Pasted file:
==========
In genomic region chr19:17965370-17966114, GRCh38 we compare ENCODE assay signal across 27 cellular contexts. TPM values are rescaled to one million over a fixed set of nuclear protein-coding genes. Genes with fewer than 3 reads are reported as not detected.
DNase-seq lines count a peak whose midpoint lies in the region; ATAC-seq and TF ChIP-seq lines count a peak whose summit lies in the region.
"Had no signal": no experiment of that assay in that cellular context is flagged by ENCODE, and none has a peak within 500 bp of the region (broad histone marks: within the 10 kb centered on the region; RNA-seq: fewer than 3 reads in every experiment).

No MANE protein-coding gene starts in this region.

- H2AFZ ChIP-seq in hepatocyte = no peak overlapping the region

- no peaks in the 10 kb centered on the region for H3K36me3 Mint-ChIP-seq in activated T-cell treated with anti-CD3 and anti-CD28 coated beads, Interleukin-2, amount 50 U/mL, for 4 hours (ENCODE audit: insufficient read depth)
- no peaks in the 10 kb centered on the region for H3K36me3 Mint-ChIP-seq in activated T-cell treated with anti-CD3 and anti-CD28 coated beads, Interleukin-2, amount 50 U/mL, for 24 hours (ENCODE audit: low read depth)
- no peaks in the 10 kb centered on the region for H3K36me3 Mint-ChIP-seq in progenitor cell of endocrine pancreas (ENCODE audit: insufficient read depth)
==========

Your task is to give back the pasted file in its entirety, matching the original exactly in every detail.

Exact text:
In genomic region chr19:17965370-17966114, GRCh38 we compare ENCODE assay signal across 27 cellular contexts. TPM values are rescaled to one million over a fixed set of nuclear protein-coding genes. Genes with fewer than 3 reads are reported as not detected.
DNase-seq lines count a peak whose midpoint lies in the region; ATAC-seq and TF ChIP-seq lines count a peak whose summit lies in the region.
"Had no signal": no experiment of that assay in that cellular context is flagged by ENCODE, and none has a peak within 500 bp of the region (broad histone marks: within the 10 kb centered on the region; RNA-seq: fewer than 3 reads in every experiment).

No MANE protein-coding gene starts in this region.

- H2AFZ ChIP-seq in hepatocyte = no peak overlapping the region

- no peaks in the 10 kb centered on the region for H3K36me3 Mint-ChIP-seq in activated T-cell treated with anti-CD3 and anti-CD28 coated beads, Interleukin-2, amount 50 U/mL, for 4 hours (ENCODE audit: insufficient read depth)
- no peaks in the 10 kb centered on the region for H3K36me3 Mint-ChIP-seq in activated T-cell treated with anti-CD3 and anti-CD28 coated beads, Interleukin-2, amount 50 U/mL, for 24 hours (ENCODE audit: low read depth)
- no peaks in the 10 kb centered on the region for H3K36me3 Mint-ChIP-seq in progenitor cell of endocrine pancreas (ENCODE audit: insufficient read depth)